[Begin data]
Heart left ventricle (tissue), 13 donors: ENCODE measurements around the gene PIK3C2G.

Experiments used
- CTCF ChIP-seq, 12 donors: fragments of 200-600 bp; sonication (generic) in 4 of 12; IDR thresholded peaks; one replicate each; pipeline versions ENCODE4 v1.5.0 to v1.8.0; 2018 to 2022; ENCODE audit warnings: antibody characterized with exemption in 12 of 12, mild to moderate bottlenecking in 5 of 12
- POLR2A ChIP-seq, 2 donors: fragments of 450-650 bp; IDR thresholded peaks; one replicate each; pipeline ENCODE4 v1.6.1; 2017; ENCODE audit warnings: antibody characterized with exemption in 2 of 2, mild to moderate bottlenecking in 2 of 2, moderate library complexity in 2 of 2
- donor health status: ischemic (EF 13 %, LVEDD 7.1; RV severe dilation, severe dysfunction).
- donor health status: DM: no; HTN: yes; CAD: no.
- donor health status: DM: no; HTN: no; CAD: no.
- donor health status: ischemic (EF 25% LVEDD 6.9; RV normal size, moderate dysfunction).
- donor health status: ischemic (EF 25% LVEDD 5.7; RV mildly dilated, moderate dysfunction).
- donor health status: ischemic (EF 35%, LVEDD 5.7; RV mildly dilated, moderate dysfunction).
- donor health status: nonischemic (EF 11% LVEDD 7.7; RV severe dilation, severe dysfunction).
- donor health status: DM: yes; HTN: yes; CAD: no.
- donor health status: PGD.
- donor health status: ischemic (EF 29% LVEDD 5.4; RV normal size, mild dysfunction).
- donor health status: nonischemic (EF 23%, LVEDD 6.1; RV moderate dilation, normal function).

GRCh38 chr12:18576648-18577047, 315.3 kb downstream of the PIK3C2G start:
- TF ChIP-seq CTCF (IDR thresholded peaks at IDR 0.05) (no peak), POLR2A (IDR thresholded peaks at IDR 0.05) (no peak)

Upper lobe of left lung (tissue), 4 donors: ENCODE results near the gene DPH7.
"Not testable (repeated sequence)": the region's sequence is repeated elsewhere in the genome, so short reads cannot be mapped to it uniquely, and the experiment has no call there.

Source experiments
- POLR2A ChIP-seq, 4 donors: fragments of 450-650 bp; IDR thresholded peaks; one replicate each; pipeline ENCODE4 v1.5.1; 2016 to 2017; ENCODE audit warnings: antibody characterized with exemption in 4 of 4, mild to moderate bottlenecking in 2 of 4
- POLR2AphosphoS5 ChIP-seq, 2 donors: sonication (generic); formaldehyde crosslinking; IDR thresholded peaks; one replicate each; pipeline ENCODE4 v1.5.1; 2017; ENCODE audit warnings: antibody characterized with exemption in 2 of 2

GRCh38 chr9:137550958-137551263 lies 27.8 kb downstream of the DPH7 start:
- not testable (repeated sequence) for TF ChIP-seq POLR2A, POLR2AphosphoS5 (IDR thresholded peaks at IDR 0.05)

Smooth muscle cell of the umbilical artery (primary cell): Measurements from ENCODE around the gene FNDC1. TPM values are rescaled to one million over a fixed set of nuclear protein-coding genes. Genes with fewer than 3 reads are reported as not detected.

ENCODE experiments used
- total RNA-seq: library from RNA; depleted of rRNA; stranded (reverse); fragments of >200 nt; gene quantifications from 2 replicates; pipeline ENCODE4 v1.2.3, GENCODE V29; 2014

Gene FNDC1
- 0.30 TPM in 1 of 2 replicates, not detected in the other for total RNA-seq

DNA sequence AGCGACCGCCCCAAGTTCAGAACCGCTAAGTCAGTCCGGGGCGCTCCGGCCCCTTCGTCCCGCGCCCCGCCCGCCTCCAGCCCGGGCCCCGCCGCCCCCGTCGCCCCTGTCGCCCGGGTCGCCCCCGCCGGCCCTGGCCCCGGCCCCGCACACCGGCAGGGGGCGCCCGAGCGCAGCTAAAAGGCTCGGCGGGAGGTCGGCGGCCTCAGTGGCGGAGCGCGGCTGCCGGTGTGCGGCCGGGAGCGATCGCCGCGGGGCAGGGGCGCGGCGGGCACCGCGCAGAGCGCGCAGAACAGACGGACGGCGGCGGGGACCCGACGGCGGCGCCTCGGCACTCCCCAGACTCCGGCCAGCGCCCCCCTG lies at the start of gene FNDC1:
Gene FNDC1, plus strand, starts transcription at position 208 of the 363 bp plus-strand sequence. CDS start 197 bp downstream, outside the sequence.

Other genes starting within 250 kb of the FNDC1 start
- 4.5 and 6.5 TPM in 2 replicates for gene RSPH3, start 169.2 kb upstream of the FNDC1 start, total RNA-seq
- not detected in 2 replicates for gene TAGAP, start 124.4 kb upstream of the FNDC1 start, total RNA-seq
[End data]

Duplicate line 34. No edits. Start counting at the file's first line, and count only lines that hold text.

- not detected in 2 replicates for gene TAGAP, start 124.4 kb upstream of the FNDC1 start, total RNA-seq